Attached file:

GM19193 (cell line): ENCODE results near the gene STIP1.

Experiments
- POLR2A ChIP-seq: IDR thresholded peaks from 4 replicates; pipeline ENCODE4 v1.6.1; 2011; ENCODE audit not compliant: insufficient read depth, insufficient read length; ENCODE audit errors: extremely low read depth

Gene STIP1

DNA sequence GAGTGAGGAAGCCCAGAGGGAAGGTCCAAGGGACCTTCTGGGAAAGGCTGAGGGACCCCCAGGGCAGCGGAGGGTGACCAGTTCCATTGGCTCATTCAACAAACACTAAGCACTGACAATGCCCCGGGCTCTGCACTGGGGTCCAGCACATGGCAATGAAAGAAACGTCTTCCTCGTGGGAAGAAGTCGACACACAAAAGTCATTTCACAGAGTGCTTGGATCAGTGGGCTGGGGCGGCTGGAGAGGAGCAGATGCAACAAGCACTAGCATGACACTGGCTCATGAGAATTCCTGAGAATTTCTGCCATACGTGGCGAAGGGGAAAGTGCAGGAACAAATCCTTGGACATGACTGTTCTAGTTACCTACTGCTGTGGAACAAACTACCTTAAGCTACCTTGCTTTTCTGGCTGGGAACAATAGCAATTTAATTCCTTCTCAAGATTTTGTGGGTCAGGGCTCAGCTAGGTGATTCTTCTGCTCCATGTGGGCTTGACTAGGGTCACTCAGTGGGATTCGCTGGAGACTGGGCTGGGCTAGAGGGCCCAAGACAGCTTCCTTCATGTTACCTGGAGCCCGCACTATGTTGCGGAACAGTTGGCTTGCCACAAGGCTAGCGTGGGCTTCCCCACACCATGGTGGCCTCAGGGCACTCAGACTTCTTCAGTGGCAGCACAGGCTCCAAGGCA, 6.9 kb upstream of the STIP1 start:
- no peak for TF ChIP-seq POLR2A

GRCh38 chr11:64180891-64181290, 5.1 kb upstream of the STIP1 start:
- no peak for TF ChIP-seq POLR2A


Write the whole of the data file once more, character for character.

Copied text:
GM19193 (cell line): ENCODE results near the gene STIP1.

Experiments
- POLR2A ChIP-seq: IDR thresholded peaks from 4 replicates; pipeline ENCODE4 v1.6.1; 2011; ENCODE audit not compliant: insufficient read depth, insufficient read length; ENCODE audit errors: extremely low read depth

Gene STIP1

DNA sequence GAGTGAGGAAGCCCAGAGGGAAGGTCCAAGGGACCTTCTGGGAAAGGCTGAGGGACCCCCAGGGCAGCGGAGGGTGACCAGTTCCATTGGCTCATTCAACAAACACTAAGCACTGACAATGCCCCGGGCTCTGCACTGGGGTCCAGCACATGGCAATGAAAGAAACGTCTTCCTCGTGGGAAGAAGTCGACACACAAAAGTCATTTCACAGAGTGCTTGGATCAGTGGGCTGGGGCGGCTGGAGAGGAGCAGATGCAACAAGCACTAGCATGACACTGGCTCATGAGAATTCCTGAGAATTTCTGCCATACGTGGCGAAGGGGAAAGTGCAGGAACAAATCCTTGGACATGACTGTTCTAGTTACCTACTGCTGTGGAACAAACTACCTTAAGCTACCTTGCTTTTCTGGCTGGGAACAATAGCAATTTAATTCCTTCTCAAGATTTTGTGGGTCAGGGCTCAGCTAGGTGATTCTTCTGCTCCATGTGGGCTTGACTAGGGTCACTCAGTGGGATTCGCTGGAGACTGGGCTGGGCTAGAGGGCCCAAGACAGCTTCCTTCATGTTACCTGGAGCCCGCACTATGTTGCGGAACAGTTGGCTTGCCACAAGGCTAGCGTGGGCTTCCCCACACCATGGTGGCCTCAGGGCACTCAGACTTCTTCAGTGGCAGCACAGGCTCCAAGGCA, 6.9 kb upstream of the STIP1 start:
- no peak for TF ChIP-seq POLR2A

GRCh38 chr11:64180891-64181290, 5.1 kb upstream of the STIP1 start:
- no peak for TF ChIP-seq POLR2A